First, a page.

If you or someone that you know has been diagnosed with cancer of the colon, then chances are that you'll be looking for answers regarding the symptoms of colon cancer stages. Colon cancer is a disease that impacts the large intestine – the lower part of the digestive system. Rectal cancer, on the other hand, refers to a cancer that affects the last few inches of the colon. When they come together, most doctors know these diseases as colorectal cancer.
Most types of colon cancer will start out as noncancerous and small clumps of cells that are regarded by experts to be polyps. In some cases, these polyps can progress over time to become colon cancer. The polyps that are produced may be very small, and in certain situations they will only produce very few symptoms if any. Because of this reason, it's important not to rely on the symptoms of colon cancer stages to give you an insight into your disease.
The Typical Symptoms of Colon Cancer:
It's important to know that the symptoms of colon cancer stages can become a lot worse the more severe your disease is. Though the signs of colon cancer can be limited in the early stages, they can cause a great deal of discomfort during later stages when the cancer has begun to spread to lymph nodes and surrounding tissue. Some of the most common indications of colon cancer may include:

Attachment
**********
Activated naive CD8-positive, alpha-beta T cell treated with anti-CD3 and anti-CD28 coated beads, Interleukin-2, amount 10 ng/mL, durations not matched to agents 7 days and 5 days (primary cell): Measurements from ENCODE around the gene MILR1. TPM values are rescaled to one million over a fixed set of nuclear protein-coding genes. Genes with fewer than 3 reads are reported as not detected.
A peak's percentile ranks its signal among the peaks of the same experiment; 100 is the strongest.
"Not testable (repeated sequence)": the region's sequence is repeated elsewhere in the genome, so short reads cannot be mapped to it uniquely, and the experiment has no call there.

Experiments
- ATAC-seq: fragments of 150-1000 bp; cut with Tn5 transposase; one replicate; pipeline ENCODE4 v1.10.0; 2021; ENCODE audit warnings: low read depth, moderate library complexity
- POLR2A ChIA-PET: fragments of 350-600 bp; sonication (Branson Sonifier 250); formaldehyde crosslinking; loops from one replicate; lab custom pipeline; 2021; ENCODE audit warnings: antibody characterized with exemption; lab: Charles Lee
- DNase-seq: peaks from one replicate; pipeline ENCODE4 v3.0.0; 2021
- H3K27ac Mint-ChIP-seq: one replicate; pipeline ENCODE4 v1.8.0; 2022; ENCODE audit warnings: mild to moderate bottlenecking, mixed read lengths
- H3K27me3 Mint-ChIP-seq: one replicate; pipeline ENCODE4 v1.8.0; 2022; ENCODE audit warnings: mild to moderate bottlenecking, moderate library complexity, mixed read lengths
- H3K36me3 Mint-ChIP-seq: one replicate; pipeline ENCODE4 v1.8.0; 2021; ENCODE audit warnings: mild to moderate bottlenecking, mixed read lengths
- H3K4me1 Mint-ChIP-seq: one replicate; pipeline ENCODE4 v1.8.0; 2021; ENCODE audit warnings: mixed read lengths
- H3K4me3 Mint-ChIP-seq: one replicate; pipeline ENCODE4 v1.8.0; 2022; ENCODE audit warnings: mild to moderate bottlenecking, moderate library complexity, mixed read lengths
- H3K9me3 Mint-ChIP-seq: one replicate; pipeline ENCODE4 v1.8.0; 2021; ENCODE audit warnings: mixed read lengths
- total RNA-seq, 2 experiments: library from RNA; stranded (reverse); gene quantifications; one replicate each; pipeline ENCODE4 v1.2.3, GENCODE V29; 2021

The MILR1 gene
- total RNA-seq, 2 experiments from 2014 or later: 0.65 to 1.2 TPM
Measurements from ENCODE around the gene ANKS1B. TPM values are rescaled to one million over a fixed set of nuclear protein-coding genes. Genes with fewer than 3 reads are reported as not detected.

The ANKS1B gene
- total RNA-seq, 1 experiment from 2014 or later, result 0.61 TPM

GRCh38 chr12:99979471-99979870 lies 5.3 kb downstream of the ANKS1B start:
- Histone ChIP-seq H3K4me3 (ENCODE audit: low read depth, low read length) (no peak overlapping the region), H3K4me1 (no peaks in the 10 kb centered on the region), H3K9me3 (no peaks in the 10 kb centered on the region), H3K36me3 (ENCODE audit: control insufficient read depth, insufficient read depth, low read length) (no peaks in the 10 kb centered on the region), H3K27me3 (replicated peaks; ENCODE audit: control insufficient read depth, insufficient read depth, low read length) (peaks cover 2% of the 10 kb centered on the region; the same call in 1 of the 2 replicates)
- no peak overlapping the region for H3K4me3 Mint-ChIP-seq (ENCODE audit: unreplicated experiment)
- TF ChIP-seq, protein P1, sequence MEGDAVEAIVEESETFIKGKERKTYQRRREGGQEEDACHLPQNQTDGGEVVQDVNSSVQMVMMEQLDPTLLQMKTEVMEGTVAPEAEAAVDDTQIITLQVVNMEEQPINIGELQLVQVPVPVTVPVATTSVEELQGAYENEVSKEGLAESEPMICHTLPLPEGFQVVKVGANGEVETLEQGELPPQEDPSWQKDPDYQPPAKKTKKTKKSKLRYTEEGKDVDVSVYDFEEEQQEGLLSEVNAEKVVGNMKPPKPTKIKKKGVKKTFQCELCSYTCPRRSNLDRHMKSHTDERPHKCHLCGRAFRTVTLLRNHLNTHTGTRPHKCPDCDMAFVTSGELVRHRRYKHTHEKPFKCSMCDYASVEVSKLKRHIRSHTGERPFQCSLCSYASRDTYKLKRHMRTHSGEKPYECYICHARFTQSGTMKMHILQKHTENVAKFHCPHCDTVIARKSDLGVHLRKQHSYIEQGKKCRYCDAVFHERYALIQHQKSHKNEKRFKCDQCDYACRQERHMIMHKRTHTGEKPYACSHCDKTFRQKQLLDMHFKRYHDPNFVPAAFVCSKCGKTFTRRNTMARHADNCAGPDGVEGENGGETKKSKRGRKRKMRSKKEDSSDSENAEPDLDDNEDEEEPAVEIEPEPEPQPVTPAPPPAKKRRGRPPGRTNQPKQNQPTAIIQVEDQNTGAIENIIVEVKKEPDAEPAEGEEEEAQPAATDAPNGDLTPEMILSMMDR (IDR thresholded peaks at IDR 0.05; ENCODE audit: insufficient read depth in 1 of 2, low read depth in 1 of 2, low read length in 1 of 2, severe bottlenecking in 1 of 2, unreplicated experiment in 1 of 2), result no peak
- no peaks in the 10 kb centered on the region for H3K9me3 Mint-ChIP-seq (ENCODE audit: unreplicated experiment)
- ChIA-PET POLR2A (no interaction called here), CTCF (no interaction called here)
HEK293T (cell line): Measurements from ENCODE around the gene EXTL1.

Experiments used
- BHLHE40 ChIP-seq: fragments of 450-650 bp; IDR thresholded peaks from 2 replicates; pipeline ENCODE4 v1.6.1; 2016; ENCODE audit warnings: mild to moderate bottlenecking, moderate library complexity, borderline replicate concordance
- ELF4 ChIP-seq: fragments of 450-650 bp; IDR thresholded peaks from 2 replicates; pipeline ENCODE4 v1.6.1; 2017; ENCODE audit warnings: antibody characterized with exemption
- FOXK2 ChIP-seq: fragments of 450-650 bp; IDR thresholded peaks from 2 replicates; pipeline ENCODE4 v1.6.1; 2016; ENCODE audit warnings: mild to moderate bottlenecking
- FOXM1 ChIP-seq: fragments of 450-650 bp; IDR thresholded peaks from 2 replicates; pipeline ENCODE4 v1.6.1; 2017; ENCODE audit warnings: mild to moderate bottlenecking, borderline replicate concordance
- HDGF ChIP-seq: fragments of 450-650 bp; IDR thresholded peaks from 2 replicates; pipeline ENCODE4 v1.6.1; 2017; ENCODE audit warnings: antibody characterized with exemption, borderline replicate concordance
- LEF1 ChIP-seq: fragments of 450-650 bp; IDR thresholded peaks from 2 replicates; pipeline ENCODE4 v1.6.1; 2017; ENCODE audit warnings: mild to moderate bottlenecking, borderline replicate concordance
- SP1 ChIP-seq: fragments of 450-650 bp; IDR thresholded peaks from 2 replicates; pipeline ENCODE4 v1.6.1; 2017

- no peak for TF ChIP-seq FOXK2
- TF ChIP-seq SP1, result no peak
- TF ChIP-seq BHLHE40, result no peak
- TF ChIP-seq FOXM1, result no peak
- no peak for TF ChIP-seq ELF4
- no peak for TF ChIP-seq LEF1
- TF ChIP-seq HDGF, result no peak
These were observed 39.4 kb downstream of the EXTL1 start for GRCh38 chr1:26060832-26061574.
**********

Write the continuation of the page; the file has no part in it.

– Changes in bowel habits that include frequent constipation or diarrhea, as well as changes in stool consistency that last for a number of weeks.
– Bleeding in the rectum or blood in the stool
– Abdominal discomfort that may include pain, gas, and cramps
– Fatigue and frequent weakness
– Unexplained loss of weight
– Feeling that you cannot completely empty your bowels
Remember that when symptoms do appear they may vary depending on the size and location of the cancer in your intestine. If you notice any symptoms that may be related to colon cancer, you should see your doctor as quickly as possible.
The Stages of Colon Cancer:
If you or your loved one has received a diagnosis of colon cancer, your doctor will ask for tests to be completed that should help to determine the full extent of your cancer. The process of staging will help medical experts to figure out which sort of treatment is best for you. Staging tests can include CT scans, abdominal procedures, and more. In some cases, the stage of your colon cancer may not be be defined until after surgery.
The colon cancer stages are:
– Stage 1, in which the cancer has grown through the superficial lining of the rectum and colon but has not moved beyond the colon or rectum
– Stage 2, in which your cancer has grown through or into the colon or rectum wall but hasn't effected lymph nodes.
– Stage 3, in which your cancer has invaded the lymph nodes nearby but hasn't affected other parts of the body yet
– Stage 4, in which your cancer has spread through to various areas within the body and other organs.